The editors state that despite the success of contemporary American writers such as Toni Morrison, “the most influential and widely disseminated narratives of black life are created by white people through the institutions and discourses dominated by white money, decision-making, and interests”.

Focusing particularly on Kathryn Stockett’s novel The Help, and the film it spawned, the book discusses the critical controversies around these works and investigates the divided opinions about them in the Black community itself: from Oprah Winfrey’s embracing of the story to writer Touré’s slamming the film as “the most loathsome movie” in America.

The Help links us to questions that are not only literary or cinematic but also deeply social and political,” say Oberon and colleagues. Among these questions is: why does Hollywood constantly reward black actors and actresses “for playing subservient, violent, or hypersexual roles often created by whites”?

With the current racial crisis playing out in the United States, following the high-profile killings by police of African-American men and youngsters, these issues are more pertinent than ever. As the editors assert, “stories … create our realities”, and if we don’t question and challenge the sources of these stories, we’re doing ourselves a disservice.

Claire Oberon Garcia
Oberon Garcia, a professor of American literature and a race and ethnic studies scholar, particularly wishes to “encourage readers, students, and teachers to be more aware of how works such as these perpetuate the racism that so many of us are committed to eradicating”.

The editors realize that some people will disagree with their views and pose the question: “doesn’t every artist, writer, producer, or director have the right to tell stories as he or she sees fit?” The answer to that would be “yes”, of course, in a world where equality is the norm. 

But sympathy and empathy are not the same as painful experience, and “racial ventriloquism” may be fundamentally doing more harm than good. Anyone who has doubts about this can skip directly to Chapter 4: “Taking Care a White Babies, That’s What I Do – The Help and Americans’ Obsession with the Mammy”, written by Katrina Dyonne Thompson.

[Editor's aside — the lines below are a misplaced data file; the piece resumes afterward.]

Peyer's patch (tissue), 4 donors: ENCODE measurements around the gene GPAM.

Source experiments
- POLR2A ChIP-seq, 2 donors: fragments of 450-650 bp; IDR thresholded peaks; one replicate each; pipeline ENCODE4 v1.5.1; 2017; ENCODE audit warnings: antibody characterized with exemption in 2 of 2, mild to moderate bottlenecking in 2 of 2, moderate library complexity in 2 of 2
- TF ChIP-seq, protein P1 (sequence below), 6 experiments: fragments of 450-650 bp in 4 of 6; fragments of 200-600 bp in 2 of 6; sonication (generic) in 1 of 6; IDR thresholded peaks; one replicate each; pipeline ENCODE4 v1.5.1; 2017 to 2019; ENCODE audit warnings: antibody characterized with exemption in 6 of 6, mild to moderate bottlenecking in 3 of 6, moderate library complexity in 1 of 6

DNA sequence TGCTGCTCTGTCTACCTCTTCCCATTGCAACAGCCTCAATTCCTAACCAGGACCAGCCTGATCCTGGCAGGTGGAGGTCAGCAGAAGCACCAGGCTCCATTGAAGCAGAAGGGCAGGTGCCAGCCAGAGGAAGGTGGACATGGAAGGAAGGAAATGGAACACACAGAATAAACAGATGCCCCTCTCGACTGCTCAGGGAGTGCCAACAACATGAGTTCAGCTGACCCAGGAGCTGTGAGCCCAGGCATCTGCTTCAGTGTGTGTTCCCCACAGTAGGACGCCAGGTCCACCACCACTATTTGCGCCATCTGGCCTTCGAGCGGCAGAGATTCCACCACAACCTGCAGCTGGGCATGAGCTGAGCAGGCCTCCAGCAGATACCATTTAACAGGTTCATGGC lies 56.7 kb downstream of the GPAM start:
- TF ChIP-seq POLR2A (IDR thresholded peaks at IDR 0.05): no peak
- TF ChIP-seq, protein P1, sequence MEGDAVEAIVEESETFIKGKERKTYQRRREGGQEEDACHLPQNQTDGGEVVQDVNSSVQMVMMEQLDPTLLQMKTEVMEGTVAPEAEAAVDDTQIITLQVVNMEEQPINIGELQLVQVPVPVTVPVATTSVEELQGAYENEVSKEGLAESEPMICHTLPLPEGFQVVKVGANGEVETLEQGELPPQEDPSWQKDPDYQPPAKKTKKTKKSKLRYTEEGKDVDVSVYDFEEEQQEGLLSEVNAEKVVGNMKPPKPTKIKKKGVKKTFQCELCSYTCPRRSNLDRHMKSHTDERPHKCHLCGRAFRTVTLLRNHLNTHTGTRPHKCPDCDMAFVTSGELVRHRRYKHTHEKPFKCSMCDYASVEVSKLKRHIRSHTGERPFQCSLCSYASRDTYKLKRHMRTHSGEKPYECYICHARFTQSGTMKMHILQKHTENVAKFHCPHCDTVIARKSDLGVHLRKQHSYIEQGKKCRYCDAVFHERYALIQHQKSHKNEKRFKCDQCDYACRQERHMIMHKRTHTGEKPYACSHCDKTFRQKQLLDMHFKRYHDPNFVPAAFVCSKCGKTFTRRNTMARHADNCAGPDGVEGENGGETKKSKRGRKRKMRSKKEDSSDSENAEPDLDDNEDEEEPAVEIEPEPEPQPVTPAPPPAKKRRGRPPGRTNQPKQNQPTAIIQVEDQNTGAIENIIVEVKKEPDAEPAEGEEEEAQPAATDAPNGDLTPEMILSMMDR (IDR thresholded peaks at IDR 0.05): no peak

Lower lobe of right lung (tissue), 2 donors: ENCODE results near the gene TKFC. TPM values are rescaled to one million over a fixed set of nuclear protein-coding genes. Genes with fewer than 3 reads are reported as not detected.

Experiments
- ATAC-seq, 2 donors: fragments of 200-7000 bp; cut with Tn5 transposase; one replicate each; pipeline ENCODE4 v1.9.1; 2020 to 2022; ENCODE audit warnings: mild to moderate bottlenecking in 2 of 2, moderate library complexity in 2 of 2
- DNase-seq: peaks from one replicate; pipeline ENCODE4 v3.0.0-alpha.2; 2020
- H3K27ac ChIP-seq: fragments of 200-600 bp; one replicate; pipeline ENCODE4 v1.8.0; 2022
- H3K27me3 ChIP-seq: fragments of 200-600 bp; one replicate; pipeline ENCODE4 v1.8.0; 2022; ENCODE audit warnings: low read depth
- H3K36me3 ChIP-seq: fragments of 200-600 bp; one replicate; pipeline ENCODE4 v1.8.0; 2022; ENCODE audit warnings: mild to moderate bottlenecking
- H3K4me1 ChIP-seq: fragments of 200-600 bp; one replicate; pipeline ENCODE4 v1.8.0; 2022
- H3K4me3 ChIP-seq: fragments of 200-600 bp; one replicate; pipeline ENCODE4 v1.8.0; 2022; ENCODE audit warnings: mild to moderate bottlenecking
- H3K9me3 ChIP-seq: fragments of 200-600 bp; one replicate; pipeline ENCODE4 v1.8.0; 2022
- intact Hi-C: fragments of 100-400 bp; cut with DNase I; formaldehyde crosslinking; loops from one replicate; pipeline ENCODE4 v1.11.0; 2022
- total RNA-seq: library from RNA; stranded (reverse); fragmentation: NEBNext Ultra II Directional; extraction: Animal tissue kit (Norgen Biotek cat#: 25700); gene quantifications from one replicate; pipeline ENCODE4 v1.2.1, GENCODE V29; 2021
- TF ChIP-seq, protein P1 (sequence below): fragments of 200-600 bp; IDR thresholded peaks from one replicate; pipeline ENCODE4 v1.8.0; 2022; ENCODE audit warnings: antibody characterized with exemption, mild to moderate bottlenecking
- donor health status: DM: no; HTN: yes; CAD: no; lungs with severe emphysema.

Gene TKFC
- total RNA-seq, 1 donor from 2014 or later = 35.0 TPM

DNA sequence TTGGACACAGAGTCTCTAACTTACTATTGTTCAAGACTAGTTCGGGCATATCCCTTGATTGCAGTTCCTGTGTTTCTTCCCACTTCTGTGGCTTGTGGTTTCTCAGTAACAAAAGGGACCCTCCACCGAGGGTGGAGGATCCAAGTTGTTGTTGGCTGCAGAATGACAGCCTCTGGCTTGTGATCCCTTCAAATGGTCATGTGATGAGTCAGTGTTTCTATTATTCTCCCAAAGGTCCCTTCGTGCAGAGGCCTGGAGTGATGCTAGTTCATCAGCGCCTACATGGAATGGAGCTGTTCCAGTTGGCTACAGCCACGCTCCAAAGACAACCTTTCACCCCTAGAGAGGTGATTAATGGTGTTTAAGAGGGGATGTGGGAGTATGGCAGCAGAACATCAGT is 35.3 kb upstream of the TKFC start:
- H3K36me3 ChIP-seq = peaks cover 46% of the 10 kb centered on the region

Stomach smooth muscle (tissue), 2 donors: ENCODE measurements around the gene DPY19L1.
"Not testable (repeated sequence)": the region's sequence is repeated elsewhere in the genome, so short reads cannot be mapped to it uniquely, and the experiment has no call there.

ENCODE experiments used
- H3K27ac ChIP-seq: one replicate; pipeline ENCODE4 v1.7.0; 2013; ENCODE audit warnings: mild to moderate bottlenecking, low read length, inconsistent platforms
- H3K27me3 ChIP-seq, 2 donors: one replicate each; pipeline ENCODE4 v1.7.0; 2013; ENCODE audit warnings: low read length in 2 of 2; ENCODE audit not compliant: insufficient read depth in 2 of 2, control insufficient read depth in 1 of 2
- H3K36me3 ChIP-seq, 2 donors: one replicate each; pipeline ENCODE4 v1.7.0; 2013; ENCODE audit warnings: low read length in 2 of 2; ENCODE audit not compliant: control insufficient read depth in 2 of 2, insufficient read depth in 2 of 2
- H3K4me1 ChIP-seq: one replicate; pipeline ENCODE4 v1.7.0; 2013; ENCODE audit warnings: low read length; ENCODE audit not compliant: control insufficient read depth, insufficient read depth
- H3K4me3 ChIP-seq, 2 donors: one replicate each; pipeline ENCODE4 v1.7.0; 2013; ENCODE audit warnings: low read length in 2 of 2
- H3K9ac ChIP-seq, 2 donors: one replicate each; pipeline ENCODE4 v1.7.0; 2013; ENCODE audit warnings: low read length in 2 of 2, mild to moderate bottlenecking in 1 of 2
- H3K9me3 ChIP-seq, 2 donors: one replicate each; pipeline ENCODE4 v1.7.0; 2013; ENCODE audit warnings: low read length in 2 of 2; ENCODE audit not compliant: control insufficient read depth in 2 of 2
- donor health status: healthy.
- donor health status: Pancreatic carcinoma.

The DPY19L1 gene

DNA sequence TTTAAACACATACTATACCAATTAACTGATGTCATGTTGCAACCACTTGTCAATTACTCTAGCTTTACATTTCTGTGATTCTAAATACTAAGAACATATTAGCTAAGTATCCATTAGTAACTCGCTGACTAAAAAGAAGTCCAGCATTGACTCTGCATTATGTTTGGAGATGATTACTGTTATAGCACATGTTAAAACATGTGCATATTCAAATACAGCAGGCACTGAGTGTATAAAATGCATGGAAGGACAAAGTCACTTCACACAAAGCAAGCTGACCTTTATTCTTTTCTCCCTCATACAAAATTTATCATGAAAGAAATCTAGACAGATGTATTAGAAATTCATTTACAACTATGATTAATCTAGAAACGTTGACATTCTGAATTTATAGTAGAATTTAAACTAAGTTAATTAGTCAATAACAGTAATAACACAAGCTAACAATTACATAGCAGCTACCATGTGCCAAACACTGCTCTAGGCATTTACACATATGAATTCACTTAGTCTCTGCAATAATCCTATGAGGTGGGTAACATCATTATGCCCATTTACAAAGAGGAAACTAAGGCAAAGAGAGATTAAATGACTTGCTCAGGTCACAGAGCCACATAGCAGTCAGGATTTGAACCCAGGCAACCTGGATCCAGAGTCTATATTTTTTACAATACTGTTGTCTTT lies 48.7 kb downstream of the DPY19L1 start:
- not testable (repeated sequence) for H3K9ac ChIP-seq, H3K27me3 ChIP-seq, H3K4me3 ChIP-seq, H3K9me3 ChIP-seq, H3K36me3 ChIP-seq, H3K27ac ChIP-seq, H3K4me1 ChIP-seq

Thompson was a doctoral student, sitting frequently in a café “armed with stacks of books” and her laptop, when one day “an older white gentleman” approached her and asked, “Are you here to interview for a nanny job?” As she says, she felt “the burden of hundreds of years of stereotypes in this one exchange”. Thompson’s essay goes on to illustrate how Stockett’s novel feeds these stereotypes. Like the other essays in the book, it may make some readers reconsider their take on the whole “Uncle Tom’s Cabin” genre.

But the editors aren’t necessarily recommending that these narratives not be written or read; what they are calling for is context. “Racial ventriloquism” should be given its appropriate framework, and should be taught alongside books by African American writers, in a comparative and critical space. The message here is that white-authored stories should not provide the prevailing and accepted view of black lives.

The Grenada Revolution in the Caribbean Present: Operation Urgent Memory

Shalini Puri’s elegantly written book comes 31 years after the United States’ invasion of Grenada and is the first scholarly work from the humanities on the subject of both the Grenada Revolution and the US “intervention”, according to the publishers. The author herself describes the book as “simultaneously a critique, tribute, and memorial”, and it fills all those roles in excellent fashion.

Puri, Associate Professor of English at the University of Pittsburgh in the United States, argues that the 1979-1983 revolution was a transnational event that had a great impact on the politics and culture across the Caribbean and on the region’s Diaspora, both during its short span and in the three decades since its fall. Her research includes interviews, landscape studies, literature, visual art, music, film, and newspaper accounts to give a gripping description and analysis of the revolution and its effects.

Her main premise is that the region has been participating in a kind of collective silence about the revolution, hence her subtitle “Operation Urgent Memory”, a play on the name of the American offensive - Operation Urgent Fury. “The degree to which Grenadian memories are silenced is especially striking in comparison to the loudness of pro-US narratives,” she writes, adding that on the Internet, “data on the US invasion, which lasted barely a week, far outweigh those on the Grenada Revolution, which lasted four and a half years”.